Beyond the Paycheck: Why Top Talents Choose Startups Over Google

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Despite earning roughly 20% less than their peers in large firms, many high-ability scientists and engineers choose to work in startups for the unique work settings and non-monetary benefits, such as autonomy and the chance to work on cutting-edge technologies. A new study shows that these preferences, combined with startups’ ability to “cherry-pick” top talent, mean that startup employees are, on average, of higher ability than those in established firms.

Startups are frequently advised to bring on board top-tier scientists and engineers to bolster their chances of successfully pioneering advanced technologies. Yet, one wonders, why would skilled professionals pass up positions at corporate giants like Amazon and Google to choose less stable startups with potentially lower compensation? A rising tide of research in the entrepreneurial sector confirms that startup employees typically have a lighter paycheck compared to their counterparts in larger, more established organizations. This has led some to speculate that startups might struggle to attract high-caliber talent.

However, a study recently published in Management Science by Michael Roach, an associate professor at the Gies College of Business, University of Illinois at Urbana-Champaign, and Henry Sauermann, a professor of strategy and the academic director at the Vali Entrepreneurship Hub of ESMT Berlin, indicates that many top-tier professionals are enticed by startups due to non-financial incentives, even when this comes with a smaller salary.

“A key insight from our research is that many high-ability scientists and engineers choose jobs in early-stage startups over large tech companies due to specific career preferences that align better with the unique work setting offered in startups,” says Michael Roach. “Many of these individuals are interested in being startup employees rather than founders, which differs from the popular notion that it is primarily aspiring entrepreneurs who choose to work in startups.” At the same time, Roach notes that aspiring founders are also more likely to work in startups, often to gain experience that will help them to become better entrepreneurs in the future.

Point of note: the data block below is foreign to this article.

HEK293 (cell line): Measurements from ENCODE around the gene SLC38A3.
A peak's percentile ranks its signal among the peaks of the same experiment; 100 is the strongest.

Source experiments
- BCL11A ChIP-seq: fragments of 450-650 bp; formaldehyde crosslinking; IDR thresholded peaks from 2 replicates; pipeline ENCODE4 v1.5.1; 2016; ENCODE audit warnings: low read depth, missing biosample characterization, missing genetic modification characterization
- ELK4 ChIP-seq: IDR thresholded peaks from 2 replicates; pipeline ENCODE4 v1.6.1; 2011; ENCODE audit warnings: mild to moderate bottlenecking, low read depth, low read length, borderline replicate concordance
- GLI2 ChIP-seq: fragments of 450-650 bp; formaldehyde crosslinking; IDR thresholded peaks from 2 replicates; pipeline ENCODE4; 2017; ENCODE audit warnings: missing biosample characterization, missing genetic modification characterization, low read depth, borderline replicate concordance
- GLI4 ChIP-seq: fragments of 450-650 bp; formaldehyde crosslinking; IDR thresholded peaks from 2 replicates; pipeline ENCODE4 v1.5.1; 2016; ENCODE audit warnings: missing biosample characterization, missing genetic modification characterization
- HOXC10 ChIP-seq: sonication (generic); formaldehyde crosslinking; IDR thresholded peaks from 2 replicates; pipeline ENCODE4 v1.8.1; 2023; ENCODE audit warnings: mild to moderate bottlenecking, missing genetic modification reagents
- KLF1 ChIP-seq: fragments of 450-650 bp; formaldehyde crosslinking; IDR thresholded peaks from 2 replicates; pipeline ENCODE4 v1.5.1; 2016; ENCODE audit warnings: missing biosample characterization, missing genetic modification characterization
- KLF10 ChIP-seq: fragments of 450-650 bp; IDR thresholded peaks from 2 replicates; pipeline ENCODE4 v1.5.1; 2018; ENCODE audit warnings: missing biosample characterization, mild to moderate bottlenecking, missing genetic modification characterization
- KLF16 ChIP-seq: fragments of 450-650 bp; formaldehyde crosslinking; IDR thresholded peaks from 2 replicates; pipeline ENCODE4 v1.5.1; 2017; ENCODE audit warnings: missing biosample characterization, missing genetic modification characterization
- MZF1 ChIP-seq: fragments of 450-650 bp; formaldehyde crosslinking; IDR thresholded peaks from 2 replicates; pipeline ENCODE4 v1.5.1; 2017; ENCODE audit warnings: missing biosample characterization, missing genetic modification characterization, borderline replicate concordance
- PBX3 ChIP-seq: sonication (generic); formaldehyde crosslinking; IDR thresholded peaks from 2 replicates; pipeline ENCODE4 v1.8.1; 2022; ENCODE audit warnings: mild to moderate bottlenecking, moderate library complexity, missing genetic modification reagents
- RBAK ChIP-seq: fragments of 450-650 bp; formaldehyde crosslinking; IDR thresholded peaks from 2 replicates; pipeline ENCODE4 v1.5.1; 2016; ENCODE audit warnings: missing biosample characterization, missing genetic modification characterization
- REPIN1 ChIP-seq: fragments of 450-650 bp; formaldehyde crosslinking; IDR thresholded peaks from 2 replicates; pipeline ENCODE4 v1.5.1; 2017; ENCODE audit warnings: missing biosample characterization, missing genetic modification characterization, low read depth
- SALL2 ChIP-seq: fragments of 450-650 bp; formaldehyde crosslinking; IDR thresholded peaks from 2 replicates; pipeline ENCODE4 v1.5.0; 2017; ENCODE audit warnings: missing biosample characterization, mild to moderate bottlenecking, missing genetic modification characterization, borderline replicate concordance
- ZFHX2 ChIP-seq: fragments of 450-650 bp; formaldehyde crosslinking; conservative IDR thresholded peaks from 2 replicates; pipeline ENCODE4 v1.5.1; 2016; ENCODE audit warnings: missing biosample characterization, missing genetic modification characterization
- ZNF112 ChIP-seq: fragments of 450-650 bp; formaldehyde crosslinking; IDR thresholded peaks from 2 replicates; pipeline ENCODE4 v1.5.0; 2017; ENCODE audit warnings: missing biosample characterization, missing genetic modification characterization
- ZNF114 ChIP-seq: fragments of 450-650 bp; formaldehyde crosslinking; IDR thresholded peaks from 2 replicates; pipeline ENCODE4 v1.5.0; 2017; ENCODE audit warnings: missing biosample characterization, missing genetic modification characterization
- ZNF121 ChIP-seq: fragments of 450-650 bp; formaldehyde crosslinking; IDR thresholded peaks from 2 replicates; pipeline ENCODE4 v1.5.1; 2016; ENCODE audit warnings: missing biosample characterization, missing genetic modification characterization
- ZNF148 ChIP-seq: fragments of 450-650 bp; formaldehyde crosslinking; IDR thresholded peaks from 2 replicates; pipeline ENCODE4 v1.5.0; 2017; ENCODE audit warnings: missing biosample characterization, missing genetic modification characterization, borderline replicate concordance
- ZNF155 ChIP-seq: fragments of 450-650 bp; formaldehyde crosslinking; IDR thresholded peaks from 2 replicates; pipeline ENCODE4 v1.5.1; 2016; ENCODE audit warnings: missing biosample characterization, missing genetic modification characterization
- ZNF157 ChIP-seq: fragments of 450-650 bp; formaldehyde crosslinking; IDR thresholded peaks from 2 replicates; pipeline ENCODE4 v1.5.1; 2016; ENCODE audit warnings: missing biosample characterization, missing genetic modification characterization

Using survey data that followed a cohort of more than 2,000 science and engineering PhDs for nearly a decade, the researchers measured respondents’ career preferences while in graduate school and related them to the Ph.D. graduates’ first-time industry jobs in startups or established firms. This comprehensive approach allowed the researchers to capture a nuanced picture of the factors influencing job choice among high-ability scientists and engineers.

“High-ability graduates in startups earn roughly 20% lower pay than their peers in established firms,” adds Henry Sauermann. “This suggests that for these individuals, the non-financial benefits of startup employment outweigh the lower levels of pay and resources compared to established firm employment.”

More detailed data on the underlying reasons suggests that startup joiners highly value factors such as autonomy and opportunities to work on cutting-edge technologies. By analyzing both job applications and job offers, the researchers also found that a large pool of individuals attracted to working at startups enables startups to “cherry-pick” the most talented applicants. As a result, startup employees are on average of higher ability than established firm employees, as measured using the Ph.D. program ranking.

Roach and Sauermann’s research provides valuable insights for founders, managers, and policymakers. It suggests that early-stage technology startups can overcome the challenges of attracting and retaining human capital by appealing to individuals who have a strong preference for working in an entrepreneurial environment.

“Although these individuals appear willing to ‘pay’ to work in startups, this does not necessarily come ‘free’ to their employers. Rather, some of the features that attract workers to startups – such as autonomy – may need to be managed carefully and may involve costs of their own,” the authors caution.

For Ph.D. scientists considering their career paths, the study offers a fresh perspective. It suggests that those who are attracted to the dynamic and innovative environment of startups may have to accept lower pay and higher risks but may end up having a more satisfying job. Still, the authors advise job seekers to consider carefully what each type of job entails, rather than relying on assumptions and stereotypes. They recommend not only using comparison data on things such as pay but also qualitative insights from current employees and those who left the company to go elsewhere.

The study also has implications for the broader technology sector and the economy. By demonstrating that startups can attract high-ability human capital, it underscores the potential of startups to drive innovation and economic growth. The findings also highlight the benefits of fostering an entrepreneurial culture and environment in established firms to attract and retain top talent.

Reference: “Can Technology Startups Hire Talented Early Employees? Ability, Preferences, and Employee First Job” by Michael Roach and Henry Sauermann, 8 August 2023, Management Science.
DOI: 10.1287/mnsc.2023.4868

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